3-collection-runner

So there. I probably haven’t even scratched the surface of how else Postman can be used. But it’s been pretty nifty for this particular use case.

Automated testing with CucumberJS with Selenium Webdriver using JavaScript

I’m currently picking up something new at work. And I guess the title of the post gives it away. It’s not a brand new thing altogether, just something that I haven’t tried out before. And in one of the blogs I stumbled upon, there was a line that captured what I wanted to do in this post (and I guess in a lot of other previous posts too): helping me remember what I figure[d] out. Anyways, this is just a gist of the basic setup. Much of the learning is in the actual scripting, and most of it is when things don’t work as expected.

First things first: Setting up

  • Download and install Node from https://nodejs.org/en/download. This will also install the Node Package Manager (NPM).
  • Download the drivers into a folder in your local.
  • Update your environment variables to include the drivers into your PATH variable.
    • Add SELENIUM_DRIVERS as a system variable and specify the folder where you placed the drivers
    • Update the PATH system variable by appending “;%SELENIUM_DRIVERS%;”
  • We used a starter found here. Download the files from there, and that’ll give us stuff that I have no idea how to write from scratch at this point:
    • package.json
    • Gruntfile.js
    • features/support folder contains world.js, env.js and hooks.js
  • Install the needed dependencies.
    • Dependencies like CucumberJS, Chai, Selenium Webdriver, etc. are indicated in the package.json file.
    • Open the Command Prompt, then go to the folder where the starter files are placed. Run “npm install”.

Writing our Feature File and Step Definitions

Since we’re using CucumberJS, we’ll write up a feature file in Gherkin format. This means that scenarios that we’ll be testing for are written in a Given-When-Then format. Given includes the needed setup for the test. When refer to actions taken from the initial state (as setup in the Givens). And Then includes the expected outcomes that will be checked for.

For each Given, When and Then, corresponding code has to be written to actually perform the automated steps. These steps are stored in step definition files stored under features/step_definitions.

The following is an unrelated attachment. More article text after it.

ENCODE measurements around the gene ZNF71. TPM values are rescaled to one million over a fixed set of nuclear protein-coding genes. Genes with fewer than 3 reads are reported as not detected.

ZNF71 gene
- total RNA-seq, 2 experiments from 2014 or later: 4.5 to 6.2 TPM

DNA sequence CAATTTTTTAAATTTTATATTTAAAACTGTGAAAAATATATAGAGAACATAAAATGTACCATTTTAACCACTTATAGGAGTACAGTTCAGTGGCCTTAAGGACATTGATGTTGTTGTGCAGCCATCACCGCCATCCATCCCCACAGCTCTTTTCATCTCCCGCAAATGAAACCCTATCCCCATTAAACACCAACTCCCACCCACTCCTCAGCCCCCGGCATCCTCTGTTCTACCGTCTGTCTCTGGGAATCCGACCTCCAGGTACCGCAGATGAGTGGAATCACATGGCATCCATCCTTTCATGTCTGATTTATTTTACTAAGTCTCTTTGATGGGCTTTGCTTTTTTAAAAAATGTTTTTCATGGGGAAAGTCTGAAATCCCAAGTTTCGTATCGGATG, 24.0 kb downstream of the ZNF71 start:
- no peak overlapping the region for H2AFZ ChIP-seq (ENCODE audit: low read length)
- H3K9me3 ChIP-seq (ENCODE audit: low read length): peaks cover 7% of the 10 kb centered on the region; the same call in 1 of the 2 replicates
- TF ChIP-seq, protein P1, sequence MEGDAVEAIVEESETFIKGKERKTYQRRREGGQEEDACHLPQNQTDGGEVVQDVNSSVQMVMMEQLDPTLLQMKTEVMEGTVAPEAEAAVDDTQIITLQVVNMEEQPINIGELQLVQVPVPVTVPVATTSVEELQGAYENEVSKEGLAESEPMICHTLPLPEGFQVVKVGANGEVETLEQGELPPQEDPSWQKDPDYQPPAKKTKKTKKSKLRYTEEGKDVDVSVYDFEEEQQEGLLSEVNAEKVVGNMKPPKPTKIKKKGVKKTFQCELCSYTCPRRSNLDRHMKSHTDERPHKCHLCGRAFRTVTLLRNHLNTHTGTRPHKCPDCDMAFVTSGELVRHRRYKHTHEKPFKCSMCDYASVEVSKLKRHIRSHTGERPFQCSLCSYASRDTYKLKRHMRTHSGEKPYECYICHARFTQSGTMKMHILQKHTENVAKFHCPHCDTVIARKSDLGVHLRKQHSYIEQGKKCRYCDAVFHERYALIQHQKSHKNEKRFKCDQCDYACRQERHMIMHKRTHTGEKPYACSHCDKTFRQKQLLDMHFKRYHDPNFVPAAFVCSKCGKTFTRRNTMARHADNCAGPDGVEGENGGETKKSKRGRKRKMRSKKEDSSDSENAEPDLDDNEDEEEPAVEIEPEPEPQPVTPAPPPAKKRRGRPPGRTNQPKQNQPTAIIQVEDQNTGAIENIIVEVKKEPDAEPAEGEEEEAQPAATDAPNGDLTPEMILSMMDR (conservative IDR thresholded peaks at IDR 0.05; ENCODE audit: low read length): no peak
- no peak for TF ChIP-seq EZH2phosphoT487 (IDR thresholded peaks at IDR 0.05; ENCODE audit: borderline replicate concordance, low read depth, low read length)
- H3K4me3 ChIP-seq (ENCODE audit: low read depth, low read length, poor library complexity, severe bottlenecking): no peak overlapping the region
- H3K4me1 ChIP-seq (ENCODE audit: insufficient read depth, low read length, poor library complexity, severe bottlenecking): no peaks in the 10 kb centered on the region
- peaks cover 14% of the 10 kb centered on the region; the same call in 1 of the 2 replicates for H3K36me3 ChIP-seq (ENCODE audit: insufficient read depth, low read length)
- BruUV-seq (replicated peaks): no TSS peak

Feature: Searching for cucumbers
  As an internet user
  In order to find out more about cucumbers
  I want to be able to search for information about cucumbers

  Scenario: Google cucumber search
    Given I go to the Google website
    When I search Google for "cucumbers"
    Then I should see some results
'use strict';

var expect = require('chai').expect;

module.exports = function() {
  this.World = require('../support/world.js').World;

  this.Given('I go to the Google website', function (next) {
    this.browser.get('http://www.google.com').then(function () {
      next();
    });
  });

  this.When('I search Google for "$searchQuery"', function (searchQuery, next) {

    this.browser.findElement(this.webdriver.By.css('input[name="q"]')).sendKeys(searchQuery);
    this.browser.findElement(this.webdriver.By.css('input[name="q"]')).sendKeys(this.webdriver.Key.ENTER)
    .then(function () {
      next();
    });
  });

  this.Then('I should see some results', function (next) {
    this.waitFor('div.g', 10000);
    this.browser.findElements(this.webdriver.By.css('div.g')).then(function (elements) {
      expect(elements.length).to.not.equal(0);
      next();
    });
  });
};

Okay, actually writing our step definitions

To interact with the web site under test, we use Selenium Webdriver. While working on a POC, we had to look for elements within the page under test, and then interact with those elements by either triggering an action like clicking or sending keys or we also interact by extracting information about the element I found. For the checks in the Then steps, we use Chai to do the comparisons. For the POC at least, I pretty much managed to get by with simple scenarios using the items below.


//Finding Elements with Selenium Webdriver
//Find Element by ID
this.browser.findElement(this.webdriver.By.id('sp-search-input'))

//Find Element by CSS
this.browser.findElement(this.webdriver.By.css('#sp-search-input'))
this.browser.findElement(this.webdriver.By.css('.ui-chip'))
this.browser.findElement(this.webdriver.By.css('.ui-chip[data-val="hello"]'))

//Interacting with Elements with Selenium Webdriver
this.browser.findElement(this.webdriver.By.id('sp-search-input')).sendKeys(searchText+"\n");
this.browser.findElement(this.webdriver.By.id('sp-add-widget')).click();
this.browser.findElement(this.webdriver.By.css('.ui-chip>span')).getText();
//looks for element with class "ui-chip" and then looks for a <span> and gets the text in that <span>

this.browser.findElement(this.webdriver.By.id('sp-search-input')).getAttribute('placeholder');
//e.g., <input id="sp-search-input" placeholder="Add Search Tags" …>
//above will return "Add Search Tags"